A Ryanair Boeing 737 MAX 8 aircraft as seen flying, landing and taxiing at Eindhoven Airport EIN.
Nicolas Economou | Nurphoto | Getty Images
Ryanair said it plans to buy at least 150 Boeing 737 Max 10 planes with options for 150 more, after a price dispute derailed negotiations for the large order in 2021.
It’s the budget carrier’s biggest order and the manufacturer’s latest sizable deal for new planes as airlines replace aging jets and grow their fleets.
Shares of Boeing were up close to 2% in afternoon trading Tuesday after the company reported the order, while the broader market was down.
Ryanair plans to operate the Max 10s, which haven’t yet been certified by regulators, with 228 seats on board.
The 150 planes in the firm order are worth more than $20 billion at list prices, but airlines generally receive significant discounts for such big sales. Ryanair stopped negotiations for a big Max order in September 2021 over the pricing dispute.
“In our view it will never be cheap enough and in Boeing’s view it’s always far too cheap,” Ryanair CEO Michael O’Leary said at a press conference.
The planes will replace older 737 jets in Ryanair’s fleet. The aircraft will likely be delivered between 2027 and 2033, O’Leary said. The 150 additional jets it has optioned would allow it to fly more than 300 million passengers a year by 2034 and would create 10,000 jobs by then, he said.
The ultra-low-cost airline flew 97 million passengers in the 12 months ended March 31, down from 149 million before the Covid pandemic, according to a company report.
The budget carrier’s order is the latest in a string of big sales for Boeing, which has reached agreements to sell hundreds of planes to customers including Air India, Saudia and United Airlines in recent months.
Boeing’s next challenge is ramping up production of the 737 Max. Last month the company said it aims to make 38 each month, up from 31. The company plans to open a fourth production line for the best-selling plane and increase rates to 50 a month in 2026.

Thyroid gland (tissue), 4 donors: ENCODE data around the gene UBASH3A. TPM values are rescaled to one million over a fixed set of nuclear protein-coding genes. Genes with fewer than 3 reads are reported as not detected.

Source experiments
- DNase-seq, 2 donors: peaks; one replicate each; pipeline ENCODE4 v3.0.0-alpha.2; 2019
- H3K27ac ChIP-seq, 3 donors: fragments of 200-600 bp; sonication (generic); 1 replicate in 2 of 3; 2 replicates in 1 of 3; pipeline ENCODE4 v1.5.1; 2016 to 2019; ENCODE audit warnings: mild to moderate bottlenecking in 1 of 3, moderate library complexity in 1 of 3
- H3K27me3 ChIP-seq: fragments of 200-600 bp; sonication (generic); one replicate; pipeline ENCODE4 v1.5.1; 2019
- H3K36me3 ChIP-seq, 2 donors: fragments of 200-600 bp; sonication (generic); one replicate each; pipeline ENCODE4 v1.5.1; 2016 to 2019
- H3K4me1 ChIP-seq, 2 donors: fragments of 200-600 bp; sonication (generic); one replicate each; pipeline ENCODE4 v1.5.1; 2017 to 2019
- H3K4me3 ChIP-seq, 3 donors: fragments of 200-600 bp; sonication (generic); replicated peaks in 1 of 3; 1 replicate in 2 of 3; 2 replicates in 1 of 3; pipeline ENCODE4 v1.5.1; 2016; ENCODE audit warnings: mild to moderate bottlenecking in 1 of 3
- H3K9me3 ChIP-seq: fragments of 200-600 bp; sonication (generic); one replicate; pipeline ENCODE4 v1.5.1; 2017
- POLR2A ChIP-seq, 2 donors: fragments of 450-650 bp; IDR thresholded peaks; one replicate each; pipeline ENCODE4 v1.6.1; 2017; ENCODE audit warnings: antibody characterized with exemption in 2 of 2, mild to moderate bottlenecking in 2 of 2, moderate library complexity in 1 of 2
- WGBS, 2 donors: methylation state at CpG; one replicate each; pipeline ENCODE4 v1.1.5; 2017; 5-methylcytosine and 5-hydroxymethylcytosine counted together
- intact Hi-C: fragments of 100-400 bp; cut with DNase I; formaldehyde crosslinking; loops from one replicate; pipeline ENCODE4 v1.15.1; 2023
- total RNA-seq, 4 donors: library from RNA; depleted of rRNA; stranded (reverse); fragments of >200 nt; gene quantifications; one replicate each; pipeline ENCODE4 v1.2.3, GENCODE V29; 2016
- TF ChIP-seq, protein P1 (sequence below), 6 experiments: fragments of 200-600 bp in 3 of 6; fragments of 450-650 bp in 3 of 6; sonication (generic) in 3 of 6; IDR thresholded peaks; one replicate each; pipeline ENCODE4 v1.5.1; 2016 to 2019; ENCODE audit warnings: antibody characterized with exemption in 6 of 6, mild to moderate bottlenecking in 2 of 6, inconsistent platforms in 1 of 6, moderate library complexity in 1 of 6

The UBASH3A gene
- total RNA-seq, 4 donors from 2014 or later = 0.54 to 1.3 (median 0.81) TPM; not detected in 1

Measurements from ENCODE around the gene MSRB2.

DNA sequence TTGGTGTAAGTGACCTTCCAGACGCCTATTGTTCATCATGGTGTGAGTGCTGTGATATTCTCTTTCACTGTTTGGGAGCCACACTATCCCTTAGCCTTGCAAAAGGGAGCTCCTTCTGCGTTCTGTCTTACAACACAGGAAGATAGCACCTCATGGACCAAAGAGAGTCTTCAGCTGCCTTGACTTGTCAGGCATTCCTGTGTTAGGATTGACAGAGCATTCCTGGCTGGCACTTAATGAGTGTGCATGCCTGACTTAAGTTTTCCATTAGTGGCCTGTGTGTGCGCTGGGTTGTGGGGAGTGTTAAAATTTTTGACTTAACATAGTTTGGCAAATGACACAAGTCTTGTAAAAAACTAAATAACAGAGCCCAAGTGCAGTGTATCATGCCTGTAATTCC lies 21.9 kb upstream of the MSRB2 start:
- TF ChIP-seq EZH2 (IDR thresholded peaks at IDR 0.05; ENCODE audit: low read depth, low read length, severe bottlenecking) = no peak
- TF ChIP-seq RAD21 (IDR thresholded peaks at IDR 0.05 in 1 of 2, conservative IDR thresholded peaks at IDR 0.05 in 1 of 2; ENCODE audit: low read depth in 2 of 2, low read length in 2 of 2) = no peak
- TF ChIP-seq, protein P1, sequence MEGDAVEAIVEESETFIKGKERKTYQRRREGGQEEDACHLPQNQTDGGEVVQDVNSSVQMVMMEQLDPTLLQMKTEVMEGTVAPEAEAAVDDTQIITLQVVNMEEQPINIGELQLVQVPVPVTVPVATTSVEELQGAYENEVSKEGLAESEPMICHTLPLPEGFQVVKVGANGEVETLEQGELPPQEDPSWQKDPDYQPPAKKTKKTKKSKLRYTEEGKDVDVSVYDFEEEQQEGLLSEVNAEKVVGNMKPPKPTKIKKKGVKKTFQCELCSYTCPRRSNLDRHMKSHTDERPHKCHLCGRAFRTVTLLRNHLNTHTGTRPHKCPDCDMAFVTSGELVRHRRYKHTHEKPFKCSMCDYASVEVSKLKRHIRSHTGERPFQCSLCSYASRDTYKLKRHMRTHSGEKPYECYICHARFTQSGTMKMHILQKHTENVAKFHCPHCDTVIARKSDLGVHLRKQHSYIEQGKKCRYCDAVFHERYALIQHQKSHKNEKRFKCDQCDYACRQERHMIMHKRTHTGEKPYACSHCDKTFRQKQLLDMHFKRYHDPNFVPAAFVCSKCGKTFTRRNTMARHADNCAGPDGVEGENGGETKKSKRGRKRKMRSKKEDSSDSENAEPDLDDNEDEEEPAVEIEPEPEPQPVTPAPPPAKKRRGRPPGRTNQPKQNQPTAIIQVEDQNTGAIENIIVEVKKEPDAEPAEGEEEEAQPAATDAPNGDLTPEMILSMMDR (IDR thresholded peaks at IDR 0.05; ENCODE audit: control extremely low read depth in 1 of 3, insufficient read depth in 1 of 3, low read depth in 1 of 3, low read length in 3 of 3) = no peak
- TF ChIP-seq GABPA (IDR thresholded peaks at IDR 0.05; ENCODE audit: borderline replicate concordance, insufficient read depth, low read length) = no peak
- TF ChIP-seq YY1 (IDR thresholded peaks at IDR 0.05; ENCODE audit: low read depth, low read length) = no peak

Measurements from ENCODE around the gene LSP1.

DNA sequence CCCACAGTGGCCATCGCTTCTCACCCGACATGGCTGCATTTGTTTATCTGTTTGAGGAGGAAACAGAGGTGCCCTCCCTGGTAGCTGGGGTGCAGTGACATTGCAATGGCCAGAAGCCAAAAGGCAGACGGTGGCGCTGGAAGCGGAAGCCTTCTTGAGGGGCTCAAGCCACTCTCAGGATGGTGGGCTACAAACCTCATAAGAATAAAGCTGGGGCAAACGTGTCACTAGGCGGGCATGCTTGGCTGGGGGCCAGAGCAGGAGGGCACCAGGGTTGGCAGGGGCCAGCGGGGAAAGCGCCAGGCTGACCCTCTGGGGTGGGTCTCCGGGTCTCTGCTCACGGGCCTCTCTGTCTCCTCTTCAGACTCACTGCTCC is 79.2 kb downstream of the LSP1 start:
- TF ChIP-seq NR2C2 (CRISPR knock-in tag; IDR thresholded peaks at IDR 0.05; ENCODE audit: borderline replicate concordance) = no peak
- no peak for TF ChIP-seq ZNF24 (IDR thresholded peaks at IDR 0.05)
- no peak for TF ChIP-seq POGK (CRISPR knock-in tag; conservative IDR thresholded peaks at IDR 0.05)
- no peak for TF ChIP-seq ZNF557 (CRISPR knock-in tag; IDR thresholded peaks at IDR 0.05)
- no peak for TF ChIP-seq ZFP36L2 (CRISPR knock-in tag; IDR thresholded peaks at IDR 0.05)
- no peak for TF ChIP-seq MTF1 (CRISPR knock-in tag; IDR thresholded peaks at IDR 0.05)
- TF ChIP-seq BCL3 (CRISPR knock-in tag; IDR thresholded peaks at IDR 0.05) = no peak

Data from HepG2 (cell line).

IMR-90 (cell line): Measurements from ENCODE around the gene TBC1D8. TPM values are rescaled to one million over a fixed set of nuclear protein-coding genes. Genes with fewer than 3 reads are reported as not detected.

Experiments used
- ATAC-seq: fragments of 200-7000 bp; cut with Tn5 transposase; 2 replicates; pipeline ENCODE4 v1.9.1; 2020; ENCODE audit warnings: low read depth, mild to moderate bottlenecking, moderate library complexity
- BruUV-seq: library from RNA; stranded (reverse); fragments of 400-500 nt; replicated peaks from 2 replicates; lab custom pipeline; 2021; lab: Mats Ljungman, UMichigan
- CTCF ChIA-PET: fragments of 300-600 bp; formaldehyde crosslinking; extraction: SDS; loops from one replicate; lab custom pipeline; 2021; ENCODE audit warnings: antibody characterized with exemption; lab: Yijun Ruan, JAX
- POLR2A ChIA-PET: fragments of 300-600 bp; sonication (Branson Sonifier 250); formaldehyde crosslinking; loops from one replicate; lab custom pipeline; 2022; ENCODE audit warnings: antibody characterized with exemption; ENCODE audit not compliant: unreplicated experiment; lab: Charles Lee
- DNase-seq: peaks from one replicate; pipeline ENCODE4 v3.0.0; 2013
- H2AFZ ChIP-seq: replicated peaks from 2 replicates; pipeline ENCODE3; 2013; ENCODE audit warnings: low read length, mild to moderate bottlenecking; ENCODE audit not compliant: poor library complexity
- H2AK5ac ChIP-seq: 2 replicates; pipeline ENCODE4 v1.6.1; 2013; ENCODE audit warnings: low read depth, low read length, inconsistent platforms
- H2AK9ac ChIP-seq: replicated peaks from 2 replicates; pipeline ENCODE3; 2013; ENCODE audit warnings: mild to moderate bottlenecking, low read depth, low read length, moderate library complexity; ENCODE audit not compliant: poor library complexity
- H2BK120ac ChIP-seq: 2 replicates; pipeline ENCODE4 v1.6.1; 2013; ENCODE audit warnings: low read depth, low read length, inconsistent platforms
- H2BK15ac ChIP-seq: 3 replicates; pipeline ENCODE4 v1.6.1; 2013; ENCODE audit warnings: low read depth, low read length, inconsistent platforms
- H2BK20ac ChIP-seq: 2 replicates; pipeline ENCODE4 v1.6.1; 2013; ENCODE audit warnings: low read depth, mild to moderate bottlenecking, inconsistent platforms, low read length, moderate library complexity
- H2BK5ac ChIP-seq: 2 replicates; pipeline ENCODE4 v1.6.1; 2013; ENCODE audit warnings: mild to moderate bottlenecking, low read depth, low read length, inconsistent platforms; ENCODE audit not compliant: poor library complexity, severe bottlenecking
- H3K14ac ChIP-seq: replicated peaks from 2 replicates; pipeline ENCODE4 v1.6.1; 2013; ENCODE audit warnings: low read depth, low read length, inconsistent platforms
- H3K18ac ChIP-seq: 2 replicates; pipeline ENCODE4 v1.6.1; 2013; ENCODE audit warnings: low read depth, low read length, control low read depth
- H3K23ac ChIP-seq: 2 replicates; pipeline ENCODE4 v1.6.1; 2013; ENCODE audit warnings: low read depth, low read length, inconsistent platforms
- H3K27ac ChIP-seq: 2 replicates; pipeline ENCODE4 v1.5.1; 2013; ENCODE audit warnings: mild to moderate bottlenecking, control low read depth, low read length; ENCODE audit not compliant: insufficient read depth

Supply chain struggles as the Covid-19 pandemic eased have hamstrung both Boeing and Airbus production goals.
Boeing CEO Dave Calhoun said at the joint press conference Tuesday that current customer demand would support rates “significantly higher” than what the company has planned, but supply chain issues are preventing further expansion. Delivery delays have vexed airline executives who are trying to capitalize on the travel rebound.
Boeing said Tuesday that it delivered 26 aircraft last month, down from 64 a month earlier. Eighteen of those deliveries were 737 planes. The company had warned that a production flaw on some 737 Max jets would delay deliveries on certain models.
When asked whether Boeing would consider a fifth production line, Calhoun said: “We will be evaluating every step of the way whether we need more capacity or not.
“If the supply constraints that we experience today … relax somewhat, that day could come, and nothing would make us happier,” Calhoun said.
He said the company expects the 737 Max 10 to be certified in 2024.
“We won’t give you a date because that’s not our job, it’ll be the FAA’s,” he said.
O’Leary said he has “no fear” that the high-density aircraft configuration will win regulators’ approval.
The budget airline’s model attracts travelers with low fares and then add-on fees for everything from seat assignments to checked bags. O’Leary said there is “no truth to the desperate and dastardly rumor” that the carrier will charge passengers to use bathrooms on board.